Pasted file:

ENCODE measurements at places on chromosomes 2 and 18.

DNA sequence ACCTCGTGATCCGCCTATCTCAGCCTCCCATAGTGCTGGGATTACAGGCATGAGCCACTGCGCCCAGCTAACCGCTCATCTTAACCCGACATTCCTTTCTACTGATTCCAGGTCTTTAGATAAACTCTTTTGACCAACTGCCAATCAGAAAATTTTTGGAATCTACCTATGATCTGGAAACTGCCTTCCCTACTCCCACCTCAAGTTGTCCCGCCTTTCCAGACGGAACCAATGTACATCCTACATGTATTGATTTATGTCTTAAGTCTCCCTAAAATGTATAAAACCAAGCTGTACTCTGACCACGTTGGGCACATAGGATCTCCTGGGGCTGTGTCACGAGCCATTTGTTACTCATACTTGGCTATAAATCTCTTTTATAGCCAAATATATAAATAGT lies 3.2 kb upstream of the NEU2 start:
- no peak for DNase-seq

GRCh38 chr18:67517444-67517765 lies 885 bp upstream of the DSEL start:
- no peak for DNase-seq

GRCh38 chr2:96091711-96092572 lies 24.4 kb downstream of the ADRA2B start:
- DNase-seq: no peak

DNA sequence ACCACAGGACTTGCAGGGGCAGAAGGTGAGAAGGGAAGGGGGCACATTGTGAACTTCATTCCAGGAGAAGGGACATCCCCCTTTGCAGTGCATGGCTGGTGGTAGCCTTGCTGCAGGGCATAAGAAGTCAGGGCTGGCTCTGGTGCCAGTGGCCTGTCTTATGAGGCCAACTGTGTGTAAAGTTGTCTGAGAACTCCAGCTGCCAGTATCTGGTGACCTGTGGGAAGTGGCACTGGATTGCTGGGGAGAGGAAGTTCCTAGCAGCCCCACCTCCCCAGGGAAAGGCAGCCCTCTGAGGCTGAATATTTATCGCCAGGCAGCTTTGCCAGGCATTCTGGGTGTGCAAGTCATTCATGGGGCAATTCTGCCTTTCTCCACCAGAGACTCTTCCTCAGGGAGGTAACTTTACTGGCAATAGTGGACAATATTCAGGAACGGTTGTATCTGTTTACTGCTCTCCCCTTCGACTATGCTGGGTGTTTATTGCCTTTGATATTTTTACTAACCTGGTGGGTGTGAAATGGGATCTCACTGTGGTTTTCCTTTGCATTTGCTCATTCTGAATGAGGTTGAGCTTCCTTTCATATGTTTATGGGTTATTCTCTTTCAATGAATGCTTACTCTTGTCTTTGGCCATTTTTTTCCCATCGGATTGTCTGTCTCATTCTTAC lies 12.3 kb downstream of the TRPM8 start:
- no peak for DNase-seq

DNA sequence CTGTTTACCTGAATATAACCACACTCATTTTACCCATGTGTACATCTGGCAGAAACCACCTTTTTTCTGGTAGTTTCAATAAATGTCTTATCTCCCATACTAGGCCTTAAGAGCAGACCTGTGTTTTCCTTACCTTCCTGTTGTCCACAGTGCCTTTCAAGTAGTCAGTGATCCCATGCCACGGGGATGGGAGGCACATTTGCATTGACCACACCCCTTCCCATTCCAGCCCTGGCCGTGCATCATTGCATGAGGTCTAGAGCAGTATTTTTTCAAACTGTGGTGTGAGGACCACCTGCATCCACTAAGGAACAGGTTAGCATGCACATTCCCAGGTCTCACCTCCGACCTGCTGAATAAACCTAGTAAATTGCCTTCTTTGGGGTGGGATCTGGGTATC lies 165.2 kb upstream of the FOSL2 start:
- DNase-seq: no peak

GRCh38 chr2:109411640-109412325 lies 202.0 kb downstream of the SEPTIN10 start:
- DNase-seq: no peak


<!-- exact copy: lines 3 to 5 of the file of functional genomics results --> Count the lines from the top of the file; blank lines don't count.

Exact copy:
- no peak for DNase-seq

GRCh38 chr18:67517444-67517765 lies 885 bp upstream of the DSEL start:
- no peak for DNase-seq